I agree with you on the .45acp. But with questionable penetration on occasion and limited ammo capacity I still prefer .40/.357....

LUVMYSIGP225
08-24-2010, 14:46
I am a little late to this one. But, I will throw in my guess as to the unpopularity of the round. There are many reasons that the .40 is maligned across a wide group of people.

Back when the .40 Cal cartridge was introduced, I was an avid 10mm guy. (Delta Elite and a Wyoming Arms). When the .40 rolled out, I considered it nothing more than a girl's round. The round WAS designed as a compromise by the FBI, due to the recoil of the 10mm. No offense, but if you transitioned from the the NORMA spec 10mm to a .40, you certainly felt it was a compromise or a weaker round. Maybe you had to be there and move from one round to the other. Anyhow, the 10mm crowd blamed the .40 round for essentially killing the 10mm ammo market for a lot of years. You were lucky to find whimpy 10mm loads on a good day. That all planted the seed of hate for the .40 round, for me.

Then, as the years passed, the .40 became idolized by gangsters, right alongside the TEC-9. Whether or not the round was effective, a lot of people's opinion of the .40 was already contaminated. Add to that, the fact that 9mm and .45 were already popular rounds with a huge amount of debate between what was better. Then, the .40 tried to roll in and garner some of the attention, and there was really not much room for it. I think the .40 was popular with LEO's because it was designed for LEO's. "Let's follow the lead of the FBI". Whatever.

Personally, I don't see anything wrong with the round. I don't own one anymore, nor do I elect to carry it. I presently carry a .357 Sig, and am quite happy with the performance. The .40 is just another option out there, that just isn't for me. I would never criticize anyone for wanting to carry the .40 though. It is more than capable of getting the job done. To each their own.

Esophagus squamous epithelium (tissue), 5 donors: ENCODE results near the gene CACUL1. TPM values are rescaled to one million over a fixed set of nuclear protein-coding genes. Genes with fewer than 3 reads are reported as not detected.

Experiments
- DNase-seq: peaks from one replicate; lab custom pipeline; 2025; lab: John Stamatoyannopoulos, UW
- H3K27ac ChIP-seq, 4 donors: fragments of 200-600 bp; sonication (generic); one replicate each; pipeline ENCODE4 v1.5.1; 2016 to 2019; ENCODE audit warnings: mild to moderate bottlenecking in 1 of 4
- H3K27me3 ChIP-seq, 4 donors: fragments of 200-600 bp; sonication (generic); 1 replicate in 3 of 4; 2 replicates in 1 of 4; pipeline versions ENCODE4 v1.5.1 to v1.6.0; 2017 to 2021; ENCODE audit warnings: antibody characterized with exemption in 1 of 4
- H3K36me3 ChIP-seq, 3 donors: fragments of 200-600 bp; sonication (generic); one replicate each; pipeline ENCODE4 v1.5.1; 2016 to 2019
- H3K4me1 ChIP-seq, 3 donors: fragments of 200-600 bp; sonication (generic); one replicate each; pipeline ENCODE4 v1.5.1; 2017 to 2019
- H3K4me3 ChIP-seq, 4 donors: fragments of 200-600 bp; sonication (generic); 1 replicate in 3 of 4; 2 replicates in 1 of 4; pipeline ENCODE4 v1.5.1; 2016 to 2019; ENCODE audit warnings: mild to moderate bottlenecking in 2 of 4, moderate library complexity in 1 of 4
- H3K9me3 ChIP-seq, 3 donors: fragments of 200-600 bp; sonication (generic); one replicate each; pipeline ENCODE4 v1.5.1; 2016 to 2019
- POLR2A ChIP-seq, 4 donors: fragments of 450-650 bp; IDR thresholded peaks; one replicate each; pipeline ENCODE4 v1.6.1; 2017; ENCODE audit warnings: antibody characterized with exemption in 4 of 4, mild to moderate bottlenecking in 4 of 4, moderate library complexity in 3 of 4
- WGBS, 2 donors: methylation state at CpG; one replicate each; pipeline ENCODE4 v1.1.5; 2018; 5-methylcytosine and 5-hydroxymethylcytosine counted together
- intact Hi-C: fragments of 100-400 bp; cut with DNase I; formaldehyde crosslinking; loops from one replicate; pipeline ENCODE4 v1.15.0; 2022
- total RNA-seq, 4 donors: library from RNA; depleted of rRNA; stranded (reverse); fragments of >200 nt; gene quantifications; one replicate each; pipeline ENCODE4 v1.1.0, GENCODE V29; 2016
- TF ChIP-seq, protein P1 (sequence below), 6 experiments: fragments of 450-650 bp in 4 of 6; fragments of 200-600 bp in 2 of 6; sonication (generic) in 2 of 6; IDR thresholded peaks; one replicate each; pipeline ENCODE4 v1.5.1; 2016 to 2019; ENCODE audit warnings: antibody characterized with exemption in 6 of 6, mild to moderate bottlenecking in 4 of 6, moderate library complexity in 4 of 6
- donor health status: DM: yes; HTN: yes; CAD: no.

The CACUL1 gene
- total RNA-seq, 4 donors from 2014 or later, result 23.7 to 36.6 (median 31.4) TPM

GunFighter45ACP
08-24-2010, 14:55
Nowadays with the advancements in ammo engineering, I think the only difference between SD or duty calibers is cost.

Spending a little bit of $ typically means to stick w/what you've already got, & you just focus on buying ammo & researching which brand is the best for your use. If you have a little more $$, you'll probably buyanother gun/caliber (my guess would be something 'more powerful' that what you already have, or 'more economical' so you can do more shooting) & then pick & choose your favorite from among them. With more $$$ still, you'll get into reloading which at this point most likely means you will stick w/certain (& predictable) calibers over other choices. With $$$$, you'll buy whatever you want, then start assigning certain calibers for certain roles: 9mm for subcompacts/backup sized pistols, 40s or 45s for duty or HD, etc. With all these options, what gun/caliber will you end up using for CCW? The one that is the best size for you to comfortably carry concealed, regardless of the caliber.

Is the .40 unpopular? Yes, but only w/those that have other options, favorites, or needs.

M&P Shooter
08-24-2010, 15:27
With me I decided I didn't want a in between caliber anymore. I went all 45acp. If I want a real .40 I'll get a 10mm with a hot hand load and leave the 10mm's baby boy alone.

NonPCnraRN
08-25-2010, 01:02
I am not a hollowpoint fan. I like as close to a WFN cast bullet as possible. The Double Tap 200 gr WFNGC 40 cal bullet has the largest meplat of the 3 calibers discussed. In the 45 auto I shoot the 230 gr truncated cone bullet developed by Jeff Cooper. The Double tap bullet has a larger meplat. It comes in 200 gr for the 40 S&W and 10mm. In addition the DT 10mm has a 230 gr WFNGC. I carry the same ammo in both my G23 and G27. It is comforting to know that a hit to the center chest will pass through the sternum, heart, lungs, various major veins and arteries and the spinal column. I do not worry about over penetration as most bullets that have hit bystanders did not pass through the BG. They either missed the BG and hit the bystander or ricocheted of a solid object before hitting the bystander. If a major bone is hit I want it destroyed sending bone fragments through tissue. So far the 40 cal/10mm bullet has a larger front end than either the 9mm or 45 ACP. Regardless of velocity or what the BG is wearing in the way of clothing, I know that .32" meplat will remain the same size. If Bubba has been pumping weights at the state's expense for the last 5 years I don't want some hollowpoints stuck in his pec muscles. I'd rather have a bullet that punched through to wreak ribs, lung tissue and the scapula before exiting. The 40 cal/10mm 200 WFNGC bullet is the one for me. If Bubba happens to be a feral pig while out on the trail, that works for me too.

Angry Fist
08-25-2010, 18:34
Dayumn...

at_liberty
08-26-2010, 10:08